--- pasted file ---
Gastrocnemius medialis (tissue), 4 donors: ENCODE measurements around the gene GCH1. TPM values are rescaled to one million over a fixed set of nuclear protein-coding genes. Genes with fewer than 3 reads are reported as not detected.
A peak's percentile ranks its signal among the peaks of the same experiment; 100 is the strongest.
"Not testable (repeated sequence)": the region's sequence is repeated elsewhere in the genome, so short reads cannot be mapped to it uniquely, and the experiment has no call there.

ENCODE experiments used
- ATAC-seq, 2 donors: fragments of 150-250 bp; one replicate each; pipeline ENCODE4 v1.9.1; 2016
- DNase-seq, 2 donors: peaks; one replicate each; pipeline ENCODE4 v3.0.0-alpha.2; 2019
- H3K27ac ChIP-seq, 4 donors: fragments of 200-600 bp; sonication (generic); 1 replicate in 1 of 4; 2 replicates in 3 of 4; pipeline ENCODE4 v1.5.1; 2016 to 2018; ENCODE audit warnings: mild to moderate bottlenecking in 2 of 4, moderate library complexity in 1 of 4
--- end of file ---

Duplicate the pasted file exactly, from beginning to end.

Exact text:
Gastrocnemius medialis (tissue), 4 donors: ENCODE measurements around the gene GCH1. TPM values are rescaled to one million over a fixed set of nuclear protein-coding genes. Genes with fewer than 3 reads are reported as not detected.
A peak's percentile ranks its signal among the peaks of the same experiment; 100 is the strongest.
"Not testable (repeated sequence)": the region's sequence is repeated elsewhere in the genome, so short reads cannot be mapped to it uniquely, and the experiment has no call there.

ENCODE experiments used
- ATAC-seq, 2 donors: fragments of 150-250 bp; one replicate each; pipeline ENCODE4 v1.9.1; 2016
- DNase-seq, 2 donors: peaks; one replicate each; pipeline ENCODE4 v3.0.0-alpha.2; 2019
- H3K27ac ChIP-seq, 4 donors: fragments of 200-600 bp; sonication (generic); 1 replicate in 1 of 4; 2 replicates in 3 of 4; pipeline ENCODE4 v1.5.1; 2016 to 2018; ENCODE audit warnings: mild to moderate bottlenecking in 2 of 4, moderate library complexity in 1 of 4